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What is aspartame? The WHO cancer warning about ‘possibly carcinogenic’ sweetener explained, and what it’s in

Aspartame, an artificial sweetener used in a host of popular foods and beverages, is set to be declared a possible cancer-causing substance by the World Health Organisation (WHO).

The ingredient will be listed as “possibly carcinogenic to humans” from next month based on the findings of the WHO’s International Agency for Research on Cancer (IARC).

The sweetener is currently authorised for use globally by regulators who have reviewed all the available evidence.

What is aspartame?

Aspartame is an artificial sweetener that is approximately 200 times sweeter than sugar. It has been commonly used as a low-calorie substitute for sugar in food and drink since the 80s, as the quantity of aspartame needed to give something a sweet taste is negligible.

The sweetness of aspartame lasts longer than that of sugar, so it is often blended with other artificial sweeteners such as acesulfame potassium to produce an overall taste more similar to sugar.

It is a white, odourless powder and has the trade names NutraSweet, Equal and Canderel.

The European Food Safety Authority (EFSA) says: “In Europe, aspartame is authorised to be used as a food additive to sweeten a variety of foods and beverages such as drinks, desserts, sweets, dairy products, chewing gum, low-calorie and weight control products, and as a table-top sweetener.

“The sweetener and its breakdown products have been authorised for human consumption for many years following thorough safety assessments.”

In both the UK and the EU the presence of aspartame must be indicated on the label either by its name or its E number (E 951), like with all additives.

Which products is aspartame found in?

Some examples of popular products which contain aspartame include:

  • light yogurt
  • reduced sugar energy bars
  • sugar-free fizzy drinks
  • sugar-free ice cream
  • low-calorie fruit juice
  • sugar-free gum
  • reduced sugar ketchup
  • sugar-free salad dressing
  • zero-sugar sweets

Some of the most popular products that include the sweetener are Diet Coke, Fanta Zero and Wrigley’s Extra chewing gum.

Could aspartame cause cancer?

The IARC is preparing to label aspartame “possibly carcinogenic to humans” based on “two sources with knowledge of the process”.

This would mean that there is some evidence linking aspartame to cancer, but that it is limited.

The IARC has two more serious categories, “probably carcinogenic to humans” and “carcinogenic to humans”.

Its safety review was conducted to assess whether or not aspartame is a potential hazard, based on all the published evidence, but does not take into account how much of a product a person can safely consume, according to reports.

That advice comes from a separate expert committee, by WHO and the Food and Agriculture Organisation (FAO), on food additives – Joint FAO/WHO Expert Committee on Food Additives (Jecfa) – which has also been reviewing aspartame use this year. Jecfa is due to announce its findings on 14 July.

Since 1981, Jecfa has advised that aspartame is safe to consume within accepted daily limits. In line with the guidance, an adult weighing 60kg (132 pounds) would have to drink between 12 and 36 cans of diet soda – depending on the amount of aspartame in the beverage – every day to be at risk of cancer.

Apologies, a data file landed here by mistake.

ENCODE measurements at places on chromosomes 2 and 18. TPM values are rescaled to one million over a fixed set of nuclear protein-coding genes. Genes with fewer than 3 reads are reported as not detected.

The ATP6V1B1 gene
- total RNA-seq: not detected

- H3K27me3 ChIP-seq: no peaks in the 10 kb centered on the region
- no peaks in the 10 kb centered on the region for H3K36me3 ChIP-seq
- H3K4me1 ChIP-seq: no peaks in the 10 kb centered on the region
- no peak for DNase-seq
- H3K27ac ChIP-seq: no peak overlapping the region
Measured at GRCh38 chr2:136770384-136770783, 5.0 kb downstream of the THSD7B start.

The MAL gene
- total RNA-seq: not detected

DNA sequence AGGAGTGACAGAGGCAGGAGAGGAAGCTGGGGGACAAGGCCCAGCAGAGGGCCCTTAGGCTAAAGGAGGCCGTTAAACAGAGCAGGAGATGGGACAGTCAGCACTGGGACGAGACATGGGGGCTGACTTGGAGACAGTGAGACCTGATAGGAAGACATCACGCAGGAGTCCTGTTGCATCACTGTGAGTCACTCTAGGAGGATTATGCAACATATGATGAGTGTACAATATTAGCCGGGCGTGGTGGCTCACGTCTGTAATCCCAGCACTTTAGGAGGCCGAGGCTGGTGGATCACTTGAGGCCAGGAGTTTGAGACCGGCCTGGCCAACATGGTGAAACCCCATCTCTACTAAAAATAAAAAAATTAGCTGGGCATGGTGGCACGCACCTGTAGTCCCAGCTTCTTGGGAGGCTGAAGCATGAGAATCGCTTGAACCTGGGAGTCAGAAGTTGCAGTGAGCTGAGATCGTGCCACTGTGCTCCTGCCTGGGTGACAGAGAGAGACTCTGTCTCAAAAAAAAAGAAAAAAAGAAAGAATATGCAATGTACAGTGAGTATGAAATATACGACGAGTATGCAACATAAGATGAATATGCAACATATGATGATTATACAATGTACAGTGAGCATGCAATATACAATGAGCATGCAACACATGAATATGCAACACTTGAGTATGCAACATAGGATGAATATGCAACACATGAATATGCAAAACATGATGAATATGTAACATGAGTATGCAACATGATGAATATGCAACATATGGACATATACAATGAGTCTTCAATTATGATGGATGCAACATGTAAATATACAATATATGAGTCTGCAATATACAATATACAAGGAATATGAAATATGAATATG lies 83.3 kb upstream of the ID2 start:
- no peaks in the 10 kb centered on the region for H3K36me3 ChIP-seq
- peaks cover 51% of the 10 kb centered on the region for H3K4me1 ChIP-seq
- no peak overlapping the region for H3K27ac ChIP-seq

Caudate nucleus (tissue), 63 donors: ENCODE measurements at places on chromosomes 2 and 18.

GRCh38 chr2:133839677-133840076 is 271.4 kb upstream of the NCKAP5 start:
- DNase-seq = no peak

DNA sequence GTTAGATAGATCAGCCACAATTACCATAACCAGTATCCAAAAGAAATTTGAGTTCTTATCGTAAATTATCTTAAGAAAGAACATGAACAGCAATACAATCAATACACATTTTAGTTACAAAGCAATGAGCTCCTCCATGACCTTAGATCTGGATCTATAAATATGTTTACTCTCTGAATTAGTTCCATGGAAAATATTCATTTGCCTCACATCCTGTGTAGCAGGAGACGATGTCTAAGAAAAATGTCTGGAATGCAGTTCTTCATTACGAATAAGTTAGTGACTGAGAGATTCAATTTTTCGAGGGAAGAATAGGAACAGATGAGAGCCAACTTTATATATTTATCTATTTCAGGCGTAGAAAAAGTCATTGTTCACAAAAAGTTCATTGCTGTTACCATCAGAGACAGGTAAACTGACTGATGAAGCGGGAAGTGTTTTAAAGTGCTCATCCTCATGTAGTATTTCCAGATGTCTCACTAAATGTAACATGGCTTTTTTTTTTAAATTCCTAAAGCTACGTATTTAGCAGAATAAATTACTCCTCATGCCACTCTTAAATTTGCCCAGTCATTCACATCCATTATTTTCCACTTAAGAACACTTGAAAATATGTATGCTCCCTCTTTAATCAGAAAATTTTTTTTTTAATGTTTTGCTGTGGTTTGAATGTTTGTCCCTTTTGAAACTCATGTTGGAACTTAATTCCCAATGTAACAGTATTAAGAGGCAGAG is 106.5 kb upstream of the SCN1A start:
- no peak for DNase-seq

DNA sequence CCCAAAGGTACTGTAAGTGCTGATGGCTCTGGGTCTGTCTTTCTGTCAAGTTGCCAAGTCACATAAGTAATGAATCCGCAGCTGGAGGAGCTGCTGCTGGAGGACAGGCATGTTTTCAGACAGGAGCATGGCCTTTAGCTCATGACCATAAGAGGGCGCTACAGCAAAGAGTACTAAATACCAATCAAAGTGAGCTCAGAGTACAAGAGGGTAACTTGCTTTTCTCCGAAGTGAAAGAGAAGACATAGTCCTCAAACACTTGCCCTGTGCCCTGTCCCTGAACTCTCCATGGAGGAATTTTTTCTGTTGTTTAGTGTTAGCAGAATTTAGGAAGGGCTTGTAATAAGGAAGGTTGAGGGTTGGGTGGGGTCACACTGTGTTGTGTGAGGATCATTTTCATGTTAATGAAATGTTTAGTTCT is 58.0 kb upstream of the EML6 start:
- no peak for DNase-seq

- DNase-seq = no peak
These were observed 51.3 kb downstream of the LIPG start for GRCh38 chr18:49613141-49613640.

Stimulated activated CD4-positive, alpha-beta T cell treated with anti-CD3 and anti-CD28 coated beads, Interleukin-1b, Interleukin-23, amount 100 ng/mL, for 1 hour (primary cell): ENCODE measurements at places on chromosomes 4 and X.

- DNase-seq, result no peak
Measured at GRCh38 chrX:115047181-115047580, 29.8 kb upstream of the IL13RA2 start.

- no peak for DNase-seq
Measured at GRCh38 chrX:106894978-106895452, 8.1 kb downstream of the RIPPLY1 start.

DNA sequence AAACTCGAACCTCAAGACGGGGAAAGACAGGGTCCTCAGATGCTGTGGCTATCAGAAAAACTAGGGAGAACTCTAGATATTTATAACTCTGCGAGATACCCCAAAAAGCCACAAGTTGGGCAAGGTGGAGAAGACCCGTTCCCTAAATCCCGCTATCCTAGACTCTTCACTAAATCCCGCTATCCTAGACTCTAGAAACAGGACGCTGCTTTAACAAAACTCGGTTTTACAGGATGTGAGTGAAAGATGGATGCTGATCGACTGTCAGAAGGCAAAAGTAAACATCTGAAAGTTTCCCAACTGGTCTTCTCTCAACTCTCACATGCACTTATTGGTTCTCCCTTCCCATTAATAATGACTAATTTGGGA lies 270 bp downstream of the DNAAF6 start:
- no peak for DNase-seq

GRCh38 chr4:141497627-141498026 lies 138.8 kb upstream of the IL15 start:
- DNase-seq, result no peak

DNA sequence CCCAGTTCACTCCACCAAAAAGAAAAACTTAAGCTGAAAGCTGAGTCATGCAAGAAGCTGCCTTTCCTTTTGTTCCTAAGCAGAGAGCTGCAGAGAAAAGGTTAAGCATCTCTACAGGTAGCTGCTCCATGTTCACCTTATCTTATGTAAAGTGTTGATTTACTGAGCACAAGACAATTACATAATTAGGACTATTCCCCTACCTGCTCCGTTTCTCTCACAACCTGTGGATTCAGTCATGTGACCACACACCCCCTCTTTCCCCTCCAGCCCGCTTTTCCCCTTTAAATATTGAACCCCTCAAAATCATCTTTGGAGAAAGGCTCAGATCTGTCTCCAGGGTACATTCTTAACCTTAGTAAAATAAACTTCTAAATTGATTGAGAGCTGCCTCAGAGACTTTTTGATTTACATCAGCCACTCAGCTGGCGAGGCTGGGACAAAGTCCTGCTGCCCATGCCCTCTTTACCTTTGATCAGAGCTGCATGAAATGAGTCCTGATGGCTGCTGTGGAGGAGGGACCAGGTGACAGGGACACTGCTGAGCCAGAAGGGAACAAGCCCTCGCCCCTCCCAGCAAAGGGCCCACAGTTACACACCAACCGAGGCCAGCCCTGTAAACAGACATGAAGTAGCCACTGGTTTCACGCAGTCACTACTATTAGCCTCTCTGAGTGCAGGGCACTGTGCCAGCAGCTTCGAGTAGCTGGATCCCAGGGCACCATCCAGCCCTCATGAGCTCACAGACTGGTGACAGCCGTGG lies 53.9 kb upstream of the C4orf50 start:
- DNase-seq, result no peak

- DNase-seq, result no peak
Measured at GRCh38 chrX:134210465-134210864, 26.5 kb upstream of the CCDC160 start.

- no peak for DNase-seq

The IARC said in a statement: “The IARC has assessed the potential carcinogenic effect of aspartame (hazard identification).

“Following this, the joint FAO/WHO Expert Committee on Food Additives (Jecfa) will update its risk assessment exercise on aspartame, including the reviewing of the acceptable daily intake and dietary exposure assessment for aspartame.”

The International Sweeteners Association (ISA) said “no conclusions” could be drawn until both reports were released.

ISA secretary general Frances Hunt-Wood said: “IARC is not a food safety body. The World Health Organisation’s Joint FAO/WHO Expert Committee on Food Additives (Jecfa) is currently conducting a comprehensive food safety review of aspartame and no conclusions can be drawn until both reports are published.

“Aspartame is one of the most thoroughly researched ingredients in history, with over 90 food safety agencies across the globe declaring it is safe, including the European Food Safety Authority, which conducted the most comprehensive safety evaluation of aspartame to date.”

Responding to the report, Kate Loatman, executive director of the International Council of Beverages Associations, said: “While it appears the IARC is now prepared to concede that aspartame presents no more of a hazard to consumers than using aloe vera, public health authorities should be deeply concerned that this leaked opinion contradicts decades of high-quality scientific evidence and could needlessly mislead consumers into consuming more sugar rather than choosing safe no- and low-sugar options – all on the basis of low-quality studies.

“Even the IARC agrees it is not the appropriate authority to undertake risk assessment based on actual consumption and that it ‘does not make health recommendations’.

“We remain confident in the safety of aspartame given the overwhelming weight of scientific evidence and positive safety determinations by food safety authorities in more than 90 countries around the world.

“We, therefore, welcome the broader, more comprehensive food safety review underway by the WHO and the UN Food and Agriculture Organisation Joint Expert Committee on Food Additives.”

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